There is a direct correlation between forest cover and habitat quality. Forest are natural barriers against erosion and prevent sediment from washing into mountain streams and clogging up the waterways. As mountain forests are replaced with roads and houses, the impact can be severe; especially for sensitive creatures like the hellbender.
The Great Smoky Mountains National Park is known as the salamander capital of the world and probably the best bet someone has to see a hellbender in its natural environment. Over the past 15 years, hellbenders have been detected from 10 park streams by sight or by testing the water for their DNA.
“The only stream where we are comfortable we have a healthy population is the Little River,” says Paul Super, science coordinator of the Appalachian Highlands Science Learning Center at Purchase Knob. “In 2003, a working group estimated the Little River population of hellbenders from the park boundary to Elkmont was about 600 and at or near carrying capacity, but at risk of decline or disappearance because of its small size.”
Hellbenders got a bad rap in the 1900s when anglers thought the vicious killers would devour fish populations in the streams. The unfortunate and bone-headed myth that hellbenders have toxic bites, even to humans, resulted in a bounty on the hellbenders; specifically the Ozark hellbender. Numbers plummeted due to the number of hellbenders brought in for an award.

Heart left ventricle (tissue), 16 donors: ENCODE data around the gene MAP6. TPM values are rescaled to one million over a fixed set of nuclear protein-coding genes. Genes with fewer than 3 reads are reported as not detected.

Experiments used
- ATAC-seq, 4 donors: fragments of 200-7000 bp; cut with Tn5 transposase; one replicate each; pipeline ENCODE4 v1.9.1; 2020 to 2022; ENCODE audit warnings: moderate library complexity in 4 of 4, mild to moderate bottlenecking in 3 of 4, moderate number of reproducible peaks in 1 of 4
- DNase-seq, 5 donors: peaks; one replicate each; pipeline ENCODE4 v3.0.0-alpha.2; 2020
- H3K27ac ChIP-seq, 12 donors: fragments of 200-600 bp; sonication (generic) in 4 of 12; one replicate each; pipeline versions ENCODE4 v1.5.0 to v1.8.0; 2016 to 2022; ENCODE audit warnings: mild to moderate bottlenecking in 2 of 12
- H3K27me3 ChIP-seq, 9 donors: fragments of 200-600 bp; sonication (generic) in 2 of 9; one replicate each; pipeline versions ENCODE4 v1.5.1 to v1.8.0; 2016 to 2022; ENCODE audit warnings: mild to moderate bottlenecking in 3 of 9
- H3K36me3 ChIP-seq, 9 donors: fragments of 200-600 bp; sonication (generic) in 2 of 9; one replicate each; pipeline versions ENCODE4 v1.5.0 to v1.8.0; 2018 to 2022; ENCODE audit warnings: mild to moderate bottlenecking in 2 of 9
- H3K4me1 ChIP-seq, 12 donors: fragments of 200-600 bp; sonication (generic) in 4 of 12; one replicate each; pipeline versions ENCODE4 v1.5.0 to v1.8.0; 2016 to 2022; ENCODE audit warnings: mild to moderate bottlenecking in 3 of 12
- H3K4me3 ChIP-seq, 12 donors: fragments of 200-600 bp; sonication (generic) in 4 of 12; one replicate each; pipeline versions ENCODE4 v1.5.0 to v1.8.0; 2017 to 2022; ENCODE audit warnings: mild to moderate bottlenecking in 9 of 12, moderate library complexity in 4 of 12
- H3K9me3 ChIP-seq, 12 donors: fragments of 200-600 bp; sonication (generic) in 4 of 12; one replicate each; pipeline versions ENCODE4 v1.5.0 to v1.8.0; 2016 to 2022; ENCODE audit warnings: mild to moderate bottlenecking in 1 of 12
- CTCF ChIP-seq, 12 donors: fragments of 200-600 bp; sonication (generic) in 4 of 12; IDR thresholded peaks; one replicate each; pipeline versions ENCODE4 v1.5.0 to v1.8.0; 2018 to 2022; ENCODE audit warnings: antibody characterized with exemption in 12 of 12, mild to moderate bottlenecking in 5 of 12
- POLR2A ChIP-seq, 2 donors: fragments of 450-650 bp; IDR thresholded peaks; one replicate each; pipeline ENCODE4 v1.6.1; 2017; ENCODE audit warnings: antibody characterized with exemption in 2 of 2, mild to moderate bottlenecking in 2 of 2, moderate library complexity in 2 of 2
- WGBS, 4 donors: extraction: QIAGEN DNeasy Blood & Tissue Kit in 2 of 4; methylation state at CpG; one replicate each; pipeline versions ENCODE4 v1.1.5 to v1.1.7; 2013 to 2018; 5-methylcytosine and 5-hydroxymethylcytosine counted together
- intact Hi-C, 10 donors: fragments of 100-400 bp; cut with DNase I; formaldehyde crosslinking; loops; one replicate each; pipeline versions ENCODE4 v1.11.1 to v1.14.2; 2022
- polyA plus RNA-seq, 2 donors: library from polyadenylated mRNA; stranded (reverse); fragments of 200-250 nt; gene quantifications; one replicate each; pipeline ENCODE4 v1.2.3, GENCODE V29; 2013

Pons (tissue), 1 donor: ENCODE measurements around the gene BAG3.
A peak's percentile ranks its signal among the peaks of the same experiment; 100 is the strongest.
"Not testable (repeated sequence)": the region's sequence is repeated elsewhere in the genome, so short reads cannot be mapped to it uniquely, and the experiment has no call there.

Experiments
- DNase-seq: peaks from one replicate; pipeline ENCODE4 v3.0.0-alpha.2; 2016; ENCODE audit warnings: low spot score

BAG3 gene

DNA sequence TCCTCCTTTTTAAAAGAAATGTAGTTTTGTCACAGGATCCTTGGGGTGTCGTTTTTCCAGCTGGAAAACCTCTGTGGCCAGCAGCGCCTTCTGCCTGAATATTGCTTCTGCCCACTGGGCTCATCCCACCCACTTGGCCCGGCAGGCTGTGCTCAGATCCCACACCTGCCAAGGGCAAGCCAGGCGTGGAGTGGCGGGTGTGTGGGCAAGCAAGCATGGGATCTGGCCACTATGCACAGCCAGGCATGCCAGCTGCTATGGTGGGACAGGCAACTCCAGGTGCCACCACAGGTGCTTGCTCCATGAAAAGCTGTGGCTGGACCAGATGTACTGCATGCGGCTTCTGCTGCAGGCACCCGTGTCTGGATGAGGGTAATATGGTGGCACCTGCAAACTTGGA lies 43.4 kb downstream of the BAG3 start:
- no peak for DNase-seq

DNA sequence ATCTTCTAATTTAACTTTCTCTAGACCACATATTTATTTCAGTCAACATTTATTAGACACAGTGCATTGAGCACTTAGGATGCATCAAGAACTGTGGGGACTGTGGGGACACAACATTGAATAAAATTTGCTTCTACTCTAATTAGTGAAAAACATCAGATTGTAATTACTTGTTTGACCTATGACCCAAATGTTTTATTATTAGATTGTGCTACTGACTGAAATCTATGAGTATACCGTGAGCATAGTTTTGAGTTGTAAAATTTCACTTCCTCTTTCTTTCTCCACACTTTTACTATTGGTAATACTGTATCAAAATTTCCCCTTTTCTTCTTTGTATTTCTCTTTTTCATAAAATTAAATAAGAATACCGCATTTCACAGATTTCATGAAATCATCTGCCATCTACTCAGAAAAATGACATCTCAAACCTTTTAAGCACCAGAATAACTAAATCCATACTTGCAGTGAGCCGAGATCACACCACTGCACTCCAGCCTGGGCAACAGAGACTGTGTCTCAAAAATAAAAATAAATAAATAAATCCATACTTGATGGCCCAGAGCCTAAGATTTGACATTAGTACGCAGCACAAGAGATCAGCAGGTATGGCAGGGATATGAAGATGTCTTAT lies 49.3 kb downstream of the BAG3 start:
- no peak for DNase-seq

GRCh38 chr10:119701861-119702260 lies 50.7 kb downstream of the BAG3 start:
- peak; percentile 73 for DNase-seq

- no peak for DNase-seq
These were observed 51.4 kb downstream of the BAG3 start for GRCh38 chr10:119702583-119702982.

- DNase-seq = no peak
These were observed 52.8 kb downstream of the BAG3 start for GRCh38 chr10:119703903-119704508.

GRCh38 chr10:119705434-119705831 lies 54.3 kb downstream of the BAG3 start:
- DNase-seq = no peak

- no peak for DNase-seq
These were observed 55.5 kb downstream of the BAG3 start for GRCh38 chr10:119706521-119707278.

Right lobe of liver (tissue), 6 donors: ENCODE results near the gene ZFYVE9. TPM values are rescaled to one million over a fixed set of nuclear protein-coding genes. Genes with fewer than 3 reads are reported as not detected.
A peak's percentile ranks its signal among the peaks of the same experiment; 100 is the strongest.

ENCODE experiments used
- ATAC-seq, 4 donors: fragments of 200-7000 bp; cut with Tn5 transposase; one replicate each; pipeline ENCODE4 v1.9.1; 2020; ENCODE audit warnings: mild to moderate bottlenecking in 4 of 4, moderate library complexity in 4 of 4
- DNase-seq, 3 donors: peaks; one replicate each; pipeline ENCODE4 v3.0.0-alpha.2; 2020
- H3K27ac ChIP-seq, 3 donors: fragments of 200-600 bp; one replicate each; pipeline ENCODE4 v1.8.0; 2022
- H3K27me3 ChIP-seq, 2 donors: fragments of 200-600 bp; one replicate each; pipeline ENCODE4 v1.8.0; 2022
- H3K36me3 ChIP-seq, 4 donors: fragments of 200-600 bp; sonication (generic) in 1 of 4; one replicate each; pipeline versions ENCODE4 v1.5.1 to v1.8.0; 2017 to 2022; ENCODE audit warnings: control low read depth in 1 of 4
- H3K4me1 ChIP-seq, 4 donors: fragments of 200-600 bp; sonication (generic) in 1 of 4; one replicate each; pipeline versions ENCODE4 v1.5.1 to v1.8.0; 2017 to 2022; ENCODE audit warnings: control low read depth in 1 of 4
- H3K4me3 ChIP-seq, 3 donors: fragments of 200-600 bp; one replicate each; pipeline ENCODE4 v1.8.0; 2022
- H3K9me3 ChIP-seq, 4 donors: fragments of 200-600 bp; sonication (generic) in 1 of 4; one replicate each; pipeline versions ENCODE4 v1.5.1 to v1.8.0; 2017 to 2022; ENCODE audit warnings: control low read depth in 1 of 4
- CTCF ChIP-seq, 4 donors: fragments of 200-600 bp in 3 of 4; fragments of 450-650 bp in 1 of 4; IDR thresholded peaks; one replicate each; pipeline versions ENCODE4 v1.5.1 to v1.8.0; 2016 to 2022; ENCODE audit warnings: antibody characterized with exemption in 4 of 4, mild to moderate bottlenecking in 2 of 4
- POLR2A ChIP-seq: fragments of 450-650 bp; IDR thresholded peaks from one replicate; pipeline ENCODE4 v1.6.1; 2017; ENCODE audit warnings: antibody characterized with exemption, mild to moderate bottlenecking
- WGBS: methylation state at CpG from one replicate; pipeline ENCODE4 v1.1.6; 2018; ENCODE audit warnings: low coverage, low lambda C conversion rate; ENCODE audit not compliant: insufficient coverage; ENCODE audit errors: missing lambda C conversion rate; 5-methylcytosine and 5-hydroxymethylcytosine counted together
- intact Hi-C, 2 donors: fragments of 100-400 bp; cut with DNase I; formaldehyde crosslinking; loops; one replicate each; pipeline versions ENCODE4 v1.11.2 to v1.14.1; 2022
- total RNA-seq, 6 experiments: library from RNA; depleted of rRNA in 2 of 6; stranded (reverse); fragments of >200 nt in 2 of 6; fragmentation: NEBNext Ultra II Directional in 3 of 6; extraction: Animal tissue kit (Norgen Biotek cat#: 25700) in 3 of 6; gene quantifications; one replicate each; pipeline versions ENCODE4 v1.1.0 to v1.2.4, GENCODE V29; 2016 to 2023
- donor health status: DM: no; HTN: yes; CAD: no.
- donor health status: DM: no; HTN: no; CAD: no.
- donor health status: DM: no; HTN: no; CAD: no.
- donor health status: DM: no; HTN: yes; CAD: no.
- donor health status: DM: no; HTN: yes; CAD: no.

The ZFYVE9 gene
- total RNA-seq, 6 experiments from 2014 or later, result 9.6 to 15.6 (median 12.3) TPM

In the 1970s, states where the hellbender calls home began to list them as threatened. This is mainly due to the increase in human activity such as building dams, water pollution from agricultural and chemical runoff, untreated sewage, a sediment build up in the water. It is important to remember that environmental regulations of waterways did not start appearing until the 1970s, specifically with the Clean Water Act. Any toxic substance that ends up in the water can have significant adverse health effects on a hellbender because of they breathe through their skin.
In addition to using their skin to breathe, they use their skin to see. Hellbenders have tiny, beady eyes on the top of their head that detect light, but are not good for forming images. In order to stay safe, hellbenders adapted to have photosensitive skin. Known as creatures of the night, hellbenders spend most of their days under rocks. They normally grow to about 20 inches long, which, if laid across a New York style pizza the hellbender would hang off the crust on both ends. Due to their inability to see if their tail is successfully concealed beneath their rock, the photosensitivity in their skin helps keep them safe from prey during the day.
Hellbenders are the largest salamanders in the United States and can live up to 30 years in the wild. They have been around for 65 million years and fill a particular niche in their ecosystem as both predator and prey.